The themes of migration and economic development are traditionally related. The debate over these issues has recently gained great relevance, particularly in Europe, as the phenomenon of migration tends to be seen as a possible conse quence (and cause) of political and environmental unrest. In this case, the im pacts of migration have not only to do with development but also with welfare, social norms and political stability. In recent months, the issues of xenophobia, of openness to refugees, of a rea sonable attitude towards international migration have come to the fore as a key to the future shape of Europe. The discussion is unfortunately couched in ex treme and irrational terms: social scientists may bear part of the responsibility for this, because for a very long time they devoted only minimal attention to the phenomenon of international migration, and we are still lacking a coherent view which will integrate international development with the freedom of movement of capital and labour and the preservation of the environment. Given the growing attention on the issue, the Conference organised by Fondazione Eni Enrico Mattei on 3-4 June 1991 at the Centro Studi Americani in Roma was extremely timely. In the light of 'new' migration phenomena, such as the migration wave into Germany from the East or into Italy from Albania, the Conference represented a unique opportunity to think of new policy measures to tackle migration.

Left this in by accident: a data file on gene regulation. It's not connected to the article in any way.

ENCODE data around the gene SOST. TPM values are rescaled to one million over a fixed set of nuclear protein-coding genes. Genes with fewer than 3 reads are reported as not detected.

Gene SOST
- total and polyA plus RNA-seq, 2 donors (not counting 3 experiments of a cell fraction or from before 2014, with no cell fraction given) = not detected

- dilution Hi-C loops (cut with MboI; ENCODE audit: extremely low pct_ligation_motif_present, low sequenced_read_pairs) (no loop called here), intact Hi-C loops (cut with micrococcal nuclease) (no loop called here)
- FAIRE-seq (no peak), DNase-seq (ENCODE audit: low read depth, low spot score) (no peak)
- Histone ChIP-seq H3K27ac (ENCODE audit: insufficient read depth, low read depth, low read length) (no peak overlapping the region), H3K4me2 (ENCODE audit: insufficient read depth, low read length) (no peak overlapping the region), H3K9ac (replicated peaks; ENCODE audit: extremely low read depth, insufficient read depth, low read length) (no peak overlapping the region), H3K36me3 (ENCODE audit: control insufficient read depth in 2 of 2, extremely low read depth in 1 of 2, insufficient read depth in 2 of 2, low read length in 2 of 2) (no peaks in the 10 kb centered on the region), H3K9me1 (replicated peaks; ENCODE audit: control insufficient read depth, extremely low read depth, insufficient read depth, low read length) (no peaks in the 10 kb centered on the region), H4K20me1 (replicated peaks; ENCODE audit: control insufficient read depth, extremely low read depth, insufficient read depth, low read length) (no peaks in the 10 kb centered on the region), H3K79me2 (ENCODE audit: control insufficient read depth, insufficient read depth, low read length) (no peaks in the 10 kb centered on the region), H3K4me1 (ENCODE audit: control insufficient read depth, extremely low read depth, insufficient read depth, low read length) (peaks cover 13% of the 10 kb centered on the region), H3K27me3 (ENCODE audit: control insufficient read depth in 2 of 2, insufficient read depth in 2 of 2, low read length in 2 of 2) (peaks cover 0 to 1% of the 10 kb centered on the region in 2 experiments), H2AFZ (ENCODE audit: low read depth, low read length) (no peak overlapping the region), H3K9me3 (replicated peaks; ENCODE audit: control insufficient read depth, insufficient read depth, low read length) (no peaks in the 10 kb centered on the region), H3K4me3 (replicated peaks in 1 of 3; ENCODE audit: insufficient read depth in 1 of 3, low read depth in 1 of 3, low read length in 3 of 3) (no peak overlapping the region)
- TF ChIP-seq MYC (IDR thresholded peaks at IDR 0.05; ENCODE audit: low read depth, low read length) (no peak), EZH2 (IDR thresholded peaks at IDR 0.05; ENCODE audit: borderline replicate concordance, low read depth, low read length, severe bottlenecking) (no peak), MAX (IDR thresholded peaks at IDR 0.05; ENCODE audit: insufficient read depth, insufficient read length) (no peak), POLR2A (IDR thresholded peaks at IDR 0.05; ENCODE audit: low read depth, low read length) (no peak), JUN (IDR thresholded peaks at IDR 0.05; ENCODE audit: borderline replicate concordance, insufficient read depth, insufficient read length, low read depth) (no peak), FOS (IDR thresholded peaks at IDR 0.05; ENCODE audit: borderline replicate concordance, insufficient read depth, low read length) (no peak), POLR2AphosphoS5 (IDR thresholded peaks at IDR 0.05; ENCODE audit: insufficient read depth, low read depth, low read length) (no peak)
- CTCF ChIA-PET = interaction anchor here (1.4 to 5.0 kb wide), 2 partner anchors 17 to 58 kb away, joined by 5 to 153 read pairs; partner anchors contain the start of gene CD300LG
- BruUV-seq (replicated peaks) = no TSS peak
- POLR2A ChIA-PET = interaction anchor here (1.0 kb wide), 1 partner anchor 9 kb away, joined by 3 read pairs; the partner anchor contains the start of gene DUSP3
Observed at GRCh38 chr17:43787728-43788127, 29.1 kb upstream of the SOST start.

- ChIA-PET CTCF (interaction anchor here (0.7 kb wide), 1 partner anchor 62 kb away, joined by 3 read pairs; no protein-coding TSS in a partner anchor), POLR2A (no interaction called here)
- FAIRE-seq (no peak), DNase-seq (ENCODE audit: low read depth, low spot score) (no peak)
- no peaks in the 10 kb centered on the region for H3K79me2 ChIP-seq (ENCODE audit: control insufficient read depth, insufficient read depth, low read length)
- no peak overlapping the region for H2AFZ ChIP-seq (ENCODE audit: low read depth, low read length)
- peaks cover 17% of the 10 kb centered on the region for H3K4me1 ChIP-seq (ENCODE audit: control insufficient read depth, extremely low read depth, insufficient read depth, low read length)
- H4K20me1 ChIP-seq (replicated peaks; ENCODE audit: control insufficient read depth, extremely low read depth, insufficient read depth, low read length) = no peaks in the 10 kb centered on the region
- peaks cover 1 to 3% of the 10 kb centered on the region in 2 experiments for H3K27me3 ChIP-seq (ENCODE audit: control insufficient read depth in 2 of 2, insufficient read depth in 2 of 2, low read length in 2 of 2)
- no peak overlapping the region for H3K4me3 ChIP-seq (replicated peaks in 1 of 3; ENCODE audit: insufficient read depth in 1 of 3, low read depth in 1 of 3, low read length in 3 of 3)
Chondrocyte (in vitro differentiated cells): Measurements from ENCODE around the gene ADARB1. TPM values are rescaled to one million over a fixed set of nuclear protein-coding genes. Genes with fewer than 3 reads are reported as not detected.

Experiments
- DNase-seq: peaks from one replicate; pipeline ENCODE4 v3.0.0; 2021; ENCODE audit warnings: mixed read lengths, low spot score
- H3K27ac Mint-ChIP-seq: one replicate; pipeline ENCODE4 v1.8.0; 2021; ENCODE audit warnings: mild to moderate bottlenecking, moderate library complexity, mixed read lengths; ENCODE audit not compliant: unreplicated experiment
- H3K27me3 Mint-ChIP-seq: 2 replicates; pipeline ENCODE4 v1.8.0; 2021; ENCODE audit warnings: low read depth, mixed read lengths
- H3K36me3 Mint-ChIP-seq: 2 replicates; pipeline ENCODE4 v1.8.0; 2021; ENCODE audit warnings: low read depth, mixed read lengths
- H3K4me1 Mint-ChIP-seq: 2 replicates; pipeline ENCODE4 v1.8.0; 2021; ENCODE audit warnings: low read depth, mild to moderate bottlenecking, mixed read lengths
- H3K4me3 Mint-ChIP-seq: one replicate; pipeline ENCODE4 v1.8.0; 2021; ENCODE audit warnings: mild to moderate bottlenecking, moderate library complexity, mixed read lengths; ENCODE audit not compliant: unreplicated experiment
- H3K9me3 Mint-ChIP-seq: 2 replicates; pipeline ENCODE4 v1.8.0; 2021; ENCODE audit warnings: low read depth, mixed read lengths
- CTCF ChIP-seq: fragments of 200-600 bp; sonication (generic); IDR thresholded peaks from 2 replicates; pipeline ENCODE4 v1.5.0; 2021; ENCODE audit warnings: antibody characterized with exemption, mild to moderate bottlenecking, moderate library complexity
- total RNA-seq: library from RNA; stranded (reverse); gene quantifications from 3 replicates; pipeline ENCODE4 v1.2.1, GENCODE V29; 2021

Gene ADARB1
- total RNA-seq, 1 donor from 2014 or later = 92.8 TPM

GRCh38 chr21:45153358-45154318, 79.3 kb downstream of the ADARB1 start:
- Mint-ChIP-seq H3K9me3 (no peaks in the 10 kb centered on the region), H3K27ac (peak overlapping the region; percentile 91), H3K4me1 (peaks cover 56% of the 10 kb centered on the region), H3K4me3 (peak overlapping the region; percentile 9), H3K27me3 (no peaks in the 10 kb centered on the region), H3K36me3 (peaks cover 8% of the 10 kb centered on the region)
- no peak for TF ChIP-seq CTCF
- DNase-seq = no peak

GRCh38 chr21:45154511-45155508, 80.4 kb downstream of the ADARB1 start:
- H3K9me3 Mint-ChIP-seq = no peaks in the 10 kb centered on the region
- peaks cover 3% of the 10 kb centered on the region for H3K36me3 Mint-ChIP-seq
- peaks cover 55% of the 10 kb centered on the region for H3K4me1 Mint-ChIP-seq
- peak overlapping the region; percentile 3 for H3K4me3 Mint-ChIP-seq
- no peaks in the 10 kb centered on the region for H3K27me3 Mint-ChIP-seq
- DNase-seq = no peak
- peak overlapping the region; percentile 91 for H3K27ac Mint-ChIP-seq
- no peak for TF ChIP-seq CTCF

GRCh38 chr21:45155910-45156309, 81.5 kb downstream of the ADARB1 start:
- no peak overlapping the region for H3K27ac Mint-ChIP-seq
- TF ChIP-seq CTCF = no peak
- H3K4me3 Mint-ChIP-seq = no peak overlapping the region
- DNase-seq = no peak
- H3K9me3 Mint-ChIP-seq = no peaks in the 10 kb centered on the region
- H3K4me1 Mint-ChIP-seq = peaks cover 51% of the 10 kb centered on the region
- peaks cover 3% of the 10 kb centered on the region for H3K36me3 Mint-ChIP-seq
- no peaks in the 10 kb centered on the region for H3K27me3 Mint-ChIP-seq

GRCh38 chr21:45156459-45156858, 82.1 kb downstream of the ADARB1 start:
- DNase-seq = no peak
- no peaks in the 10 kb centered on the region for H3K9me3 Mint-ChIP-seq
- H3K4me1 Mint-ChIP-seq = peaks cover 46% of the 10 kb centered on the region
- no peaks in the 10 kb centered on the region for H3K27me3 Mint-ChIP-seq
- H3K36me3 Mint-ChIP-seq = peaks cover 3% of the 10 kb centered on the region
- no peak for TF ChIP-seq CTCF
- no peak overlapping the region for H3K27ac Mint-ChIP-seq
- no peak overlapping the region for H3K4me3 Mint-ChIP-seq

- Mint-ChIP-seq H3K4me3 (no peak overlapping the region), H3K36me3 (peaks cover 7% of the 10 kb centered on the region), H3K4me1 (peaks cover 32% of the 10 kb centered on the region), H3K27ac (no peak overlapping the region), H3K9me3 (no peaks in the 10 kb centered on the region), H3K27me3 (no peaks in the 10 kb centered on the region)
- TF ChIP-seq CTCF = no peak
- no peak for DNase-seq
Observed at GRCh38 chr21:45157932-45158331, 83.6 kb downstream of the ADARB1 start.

|Edition description:||Softcover reprint of the original 1st ed. 1993|
|Product dimensions:||6.30(w) x 9.45(h) x 0.01(d)|
Table of ContentsPreface. Introduction; G. Luciani. 1. Migration: New Demands and Approaches for Europe; D. Franklin. 2. Trends in International Migration in the 1990s and Beyond; R.T. Appleyard. 3. Are the Industrial Countries under Siege? A.R. Zolberg. 4. The United States Immigration Reform and Control Act of 1986: Implementation and Effects; G. Vernez. 5. Los Angeles, a World of New Immigrants: an Image of Things to Come? G. Sabagh. 6. The Dynamics of International Migration in Post-War Europe; G. Tapinos. 7. The Economic Impact of Immigration on the Host Country; A. Ichino.